Twenty-six delegates from the East Bay and Northern California will join the National Temporary Protected Status, or TPS, Alliance and more than 50 other groups from around the nation in Washington, D.C. in a national summit to fight for a legal solution and pathway for permanent status for TPS recipients.
TPS is a provisional designation that is granted to immigrants in the United States who cannot return to their countries of origin because of armed conflict, natural disasters and/or epidemics or other extraordinary circumstances. This status allows immigrants to work and live in the U.S. legally. The termination of TPS for many of the designated 10 countries has been threatened by the Donald Trump administration, but the U.S. District Court for the Northern District of California has been able to temporarily keep TPS designations viable.
The delegation will include members from the East Bay Sanctuary Covenant, the Central American Resource Center, or CARECEN, in San Francisco, the TPS Committee Fighting for our Rights and the Northern California TPS Coalition.
“Without a legislative solution, their lives are still at risk because of this administration’s attacks on the program,” said Lisa Hoffman, development director for the East Bay Sanctuary Covenant. “This is why we are rallying together to urge the 166th Congress to pass the American Promise Act or other legislation to protect … all TPS holders from all 10 counties.”
Vanessa Velasco, community outreach specialist for CARECEN SF and a TPS beneficiary from El Salvador whose husband is also a TPS beneficiary, said they are also fighting for the renewal of status for Guinea, Liberia and Sierra Leone.
The local delegation, which includes TPS holders, Deferred Action for Childhood Arrivals recipients and legal residents who are children of TPS holders, faith community leaders and allies, will be attending various meetings in the House and Senate from Feb. 10-13. The TPS Committee Fighting for our Rights will be meeting with U.S. Representative Barbara Lee, D-California, to urge her to help pass legislation that will allow TPS holders to stay in the U.S. legally and have a pathway to achieve permanent legal status.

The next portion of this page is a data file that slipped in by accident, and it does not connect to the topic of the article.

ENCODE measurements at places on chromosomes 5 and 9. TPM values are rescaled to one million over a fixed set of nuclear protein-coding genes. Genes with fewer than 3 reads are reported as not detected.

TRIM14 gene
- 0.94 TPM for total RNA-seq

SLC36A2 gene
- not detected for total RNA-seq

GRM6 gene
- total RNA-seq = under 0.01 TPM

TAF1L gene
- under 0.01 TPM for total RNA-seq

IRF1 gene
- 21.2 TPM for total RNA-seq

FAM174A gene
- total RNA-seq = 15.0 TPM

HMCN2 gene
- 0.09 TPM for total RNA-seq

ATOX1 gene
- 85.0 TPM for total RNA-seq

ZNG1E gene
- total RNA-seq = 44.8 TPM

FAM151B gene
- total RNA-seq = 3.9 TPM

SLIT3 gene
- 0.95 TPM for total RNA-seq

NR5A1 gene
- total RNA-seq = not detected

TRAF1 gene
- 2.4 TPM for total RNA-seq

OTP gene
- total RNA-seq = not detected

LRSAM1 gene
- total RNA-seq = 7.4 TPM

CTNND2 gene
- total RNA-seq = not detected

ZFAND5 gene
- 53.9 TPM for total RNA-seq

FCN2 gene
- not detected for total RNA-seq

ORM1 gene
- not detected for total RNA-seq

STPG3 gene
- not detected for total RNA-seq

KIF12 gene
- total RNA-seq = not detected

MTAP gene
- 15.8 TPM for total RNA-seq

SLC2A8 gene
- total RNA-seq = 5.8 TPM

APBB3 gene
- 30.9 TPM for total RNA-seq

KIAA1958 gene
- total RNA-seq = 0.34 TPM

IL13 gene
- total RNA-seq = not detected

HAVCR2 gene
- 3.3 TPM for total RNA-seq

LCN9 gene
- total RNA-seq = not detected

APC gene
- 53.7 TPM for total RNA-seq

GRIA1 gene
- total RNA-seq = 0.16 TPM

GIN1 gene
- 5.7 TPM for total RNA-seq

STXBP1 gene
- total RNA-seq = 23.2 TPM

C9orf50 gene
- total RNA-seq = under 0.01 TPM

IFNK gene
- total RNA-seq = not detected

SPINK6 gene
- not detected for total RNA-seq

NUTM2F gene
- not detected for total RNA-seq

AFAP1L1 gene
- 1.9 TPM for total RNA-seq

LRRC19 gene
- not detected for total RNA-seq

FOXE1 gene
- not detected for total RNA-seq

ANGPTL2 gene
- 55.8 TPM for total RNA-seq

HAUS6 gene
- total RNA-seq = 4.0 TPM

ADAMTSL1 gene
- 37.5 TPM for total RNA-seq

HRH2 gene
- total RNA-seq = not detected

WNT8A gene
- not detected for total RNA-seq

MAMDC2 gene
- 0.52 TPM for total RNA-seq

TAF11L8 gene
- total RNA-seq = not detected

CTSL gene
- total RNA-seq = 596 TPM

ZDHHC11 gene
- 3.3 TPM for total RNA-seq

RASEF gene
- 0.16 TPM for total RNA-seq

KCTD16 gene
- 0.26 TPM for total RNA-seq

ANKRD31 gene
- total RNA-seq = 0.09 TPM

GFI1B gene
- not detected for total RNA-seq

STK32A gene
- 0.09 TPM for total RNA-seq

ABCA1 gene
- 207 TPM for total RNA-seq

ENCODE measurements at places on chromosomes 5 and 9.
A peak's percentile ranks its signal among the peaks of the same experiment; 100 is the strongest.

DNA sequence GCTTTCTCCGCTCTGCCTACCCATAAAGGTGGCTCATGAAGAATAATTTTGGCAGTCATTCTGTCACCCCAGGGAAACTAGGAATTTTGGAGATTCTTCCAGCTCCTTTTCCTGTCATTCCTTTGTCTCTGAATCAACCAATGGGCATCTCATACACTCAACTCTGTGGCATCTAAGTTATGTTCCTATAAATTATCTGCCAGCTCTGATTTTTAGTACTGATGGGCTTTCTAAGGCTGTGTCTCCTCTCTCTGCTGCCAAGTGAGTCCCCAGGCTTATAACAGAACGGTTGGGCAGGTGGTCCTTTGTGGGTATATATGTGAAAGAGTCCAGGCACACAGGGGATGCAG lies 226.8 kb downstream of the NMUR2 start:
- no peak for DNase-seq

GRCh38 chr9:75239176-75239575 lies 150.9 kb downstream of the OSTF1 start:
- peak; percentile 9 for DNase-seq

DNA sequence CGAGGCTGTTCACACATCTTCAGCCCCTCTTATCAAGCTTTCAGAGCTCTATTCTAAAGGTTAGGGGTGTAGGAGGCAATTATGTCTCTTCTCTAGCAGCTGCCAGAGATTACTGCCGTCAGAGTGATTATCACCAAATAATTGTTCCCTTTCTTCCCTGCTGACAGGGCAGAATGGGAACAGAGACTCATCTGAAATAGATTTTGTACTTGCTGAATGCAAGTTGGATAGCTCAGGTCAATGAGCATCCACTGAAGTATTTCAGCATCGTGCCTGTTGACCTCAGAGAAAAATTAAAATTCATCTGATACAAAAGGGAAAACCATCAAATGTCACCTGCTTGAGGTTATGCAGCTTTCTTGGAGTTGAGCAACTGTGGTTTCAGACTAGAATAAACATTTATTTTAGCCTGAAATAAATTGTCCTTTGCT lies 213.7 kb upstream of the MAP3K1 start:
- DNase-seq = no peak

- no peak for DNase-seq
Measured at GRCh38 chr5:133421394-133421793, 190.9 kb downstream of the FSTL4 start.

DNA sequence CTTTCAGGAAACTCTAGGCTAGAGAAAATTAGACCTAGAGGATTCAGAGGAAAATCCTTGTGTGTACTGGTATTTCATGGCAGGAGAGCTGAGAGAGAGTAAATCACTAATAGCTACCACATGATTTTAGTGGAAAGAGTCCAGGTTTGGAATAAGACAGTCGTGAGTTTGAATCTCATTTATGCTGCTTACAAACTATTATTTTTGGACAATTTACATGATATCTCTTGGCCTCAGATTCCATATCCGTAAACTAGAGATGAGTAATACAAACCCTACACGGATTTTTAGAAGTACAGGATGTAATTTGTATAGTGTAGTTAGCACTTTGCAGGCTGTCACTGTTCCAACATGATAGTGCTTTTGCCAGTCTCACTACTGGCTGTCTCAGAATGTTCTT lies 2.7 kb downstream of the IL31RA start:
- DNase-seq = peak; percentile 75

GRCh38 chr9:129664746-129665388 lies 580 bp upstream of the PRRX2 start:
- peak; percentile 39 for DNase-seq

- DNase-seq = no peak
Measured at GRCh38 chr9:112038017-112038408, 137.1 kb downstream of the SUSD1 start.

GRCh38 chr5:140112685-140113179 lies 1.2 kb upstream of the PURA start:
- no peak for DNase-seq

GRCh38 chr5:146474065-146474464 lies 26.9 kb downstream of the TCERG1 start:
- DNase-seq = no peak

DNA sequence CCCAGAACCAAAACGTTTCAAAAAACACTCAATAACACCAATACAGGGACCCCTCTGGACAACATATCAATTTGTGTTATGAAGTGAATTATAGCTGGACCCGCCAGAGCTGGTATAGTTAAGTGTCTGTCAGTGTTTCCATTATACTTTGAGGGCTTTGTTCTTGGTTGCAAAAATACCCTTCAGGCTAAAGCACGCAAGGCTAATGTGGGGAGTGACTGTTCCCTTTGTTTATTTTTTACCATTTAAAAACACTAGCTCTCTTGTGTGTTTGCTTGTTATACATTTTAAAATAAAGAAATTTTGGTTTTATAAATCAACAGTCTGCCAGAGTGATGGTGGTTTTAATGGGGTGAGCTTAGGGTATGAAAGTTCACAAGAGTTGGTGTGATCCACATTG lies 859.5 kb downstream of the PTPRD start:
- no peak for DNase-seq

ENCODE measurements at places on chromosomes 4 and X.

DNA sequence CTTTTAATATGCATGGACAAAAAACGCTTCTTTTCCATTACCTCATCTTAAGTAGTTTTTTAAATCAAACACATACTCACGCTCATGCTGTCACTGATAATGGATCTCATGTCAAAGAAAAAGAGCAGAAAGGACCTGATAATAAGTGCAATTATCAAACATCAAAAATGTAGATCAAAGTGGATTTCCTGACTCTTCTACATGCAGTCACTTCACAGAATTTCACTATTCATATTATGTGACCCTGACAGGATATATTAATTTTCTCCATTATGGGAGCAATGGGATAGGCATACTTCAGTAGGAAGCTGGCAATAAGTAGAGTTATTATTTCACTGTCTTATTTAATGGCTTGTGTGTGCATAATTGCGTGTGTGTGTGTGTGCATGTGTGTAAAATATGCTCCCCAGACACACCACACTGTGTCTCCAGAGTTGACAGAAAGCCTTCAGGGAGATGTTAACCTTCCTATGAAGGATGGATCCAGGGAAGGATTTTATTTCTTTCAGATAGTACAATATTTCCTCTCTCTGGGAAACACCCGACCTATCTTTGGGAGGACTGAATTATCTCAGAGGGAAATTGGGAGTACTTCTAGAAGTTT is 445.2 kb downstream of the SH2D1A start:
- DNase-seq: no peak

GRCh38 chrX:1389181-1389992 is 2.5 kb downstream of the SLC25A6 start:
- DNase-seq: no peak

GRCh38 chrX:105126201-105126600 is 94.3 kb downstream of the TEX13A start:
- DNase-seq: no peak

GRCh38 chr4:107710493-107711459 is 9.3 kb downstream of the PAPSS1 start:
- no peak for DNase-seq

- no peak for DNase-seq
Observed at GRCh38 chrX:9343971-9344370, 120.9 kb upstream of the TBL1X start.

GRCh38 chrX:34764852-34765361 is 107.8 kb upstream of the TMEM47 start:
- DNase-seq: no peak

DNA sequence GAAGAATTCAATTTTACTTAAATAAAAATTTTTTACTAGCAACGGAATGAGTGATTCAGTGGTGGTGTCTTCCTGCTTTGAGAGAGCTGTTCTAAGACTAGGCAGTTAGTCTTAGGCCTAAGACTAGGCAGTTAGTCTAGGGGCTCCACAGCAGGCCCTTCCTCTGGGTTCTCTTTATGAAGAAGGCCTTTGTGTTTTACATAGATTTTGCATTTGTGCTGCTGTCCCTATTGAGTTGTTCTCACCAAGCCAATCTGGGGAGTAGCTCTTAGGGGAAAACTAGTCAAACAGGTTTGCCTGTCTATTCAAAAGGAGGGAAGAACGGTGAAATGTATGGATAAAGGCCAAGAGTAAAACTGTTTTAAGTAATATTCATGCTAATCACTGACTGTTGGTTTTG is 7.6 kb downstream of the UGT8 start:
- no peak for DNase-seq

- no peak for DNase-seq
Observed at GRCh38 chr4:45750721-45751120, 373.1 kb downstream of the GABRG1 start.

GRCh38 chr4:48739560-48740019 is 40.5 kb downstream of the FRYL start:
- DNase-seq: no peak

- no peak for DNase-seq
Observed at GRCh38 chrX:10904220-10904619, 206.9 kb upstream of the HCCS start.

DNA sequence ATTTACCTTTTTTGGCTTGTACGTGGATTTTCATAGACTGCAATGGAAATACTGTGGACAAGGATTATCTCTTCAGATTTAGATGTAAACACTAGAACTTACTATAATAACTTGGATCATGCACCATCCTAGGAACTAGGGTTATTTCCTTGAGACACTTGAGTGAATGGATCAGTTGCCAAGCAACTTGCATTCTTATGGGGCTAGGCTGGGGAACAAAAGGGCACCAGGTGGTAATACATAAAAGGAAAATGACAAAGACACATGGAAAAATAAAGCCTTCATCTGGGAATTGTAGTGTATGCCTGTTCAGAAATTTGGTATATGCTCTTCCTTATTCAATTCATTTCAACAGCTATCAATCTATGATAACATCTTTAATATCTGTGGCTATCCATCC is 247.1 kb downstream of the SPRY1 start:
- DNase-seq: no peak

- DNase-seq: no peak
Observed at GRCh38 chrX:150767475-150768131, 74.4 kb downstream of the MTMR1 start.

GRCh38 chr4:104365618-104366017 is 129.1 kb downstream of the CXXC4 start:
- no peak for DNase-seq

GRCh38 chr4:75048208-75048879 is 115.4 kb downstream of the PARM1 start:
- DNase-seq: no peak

Though the American Promise Act, which includes a path to permanent residency for TPS holders, has already been introduced to the House, Hoffman said the delegations are advocating for any legislation that would protect families.
“We just want them to see that the impact will not just be on the TPS beneficiaries, but that since many of them have been in this country for 20 years, on their children that will be left behind,” Velasco said. “What will we do to protect (the children)? … They cannot go back to countries that some of them have never been before, that they don’t even speak the language.”
California, with 80,636 out of the 436,866 TPS holders living in the U.S. as of Oct. 12, 2017, has the largest number of TPS recipients of any state, according to a Congressional Research Service report.
“They are working — they are contributing to the economy — more than half of them own their own homes,” Hoffman said. “They are upstanding members of our community, and the Trump administration is threatening to send them back to unstable situations that people are fleeing from.”
Hoffman added that because many of these TPS recipients have been in the country for about 20 years, they could be targeted for extortion and violence if they returned to their home countries and that in general, they have nothing to go back to. Many of them have built families in the U.S. that would be “torn apart” if they were forced to leave, Hoffman said, mentioning that there are more than 270,000 children who are U.S. citizens and being raised by TPS holders.
“We are fighting every day to do whatever we can to keep our family together,” Velasco said.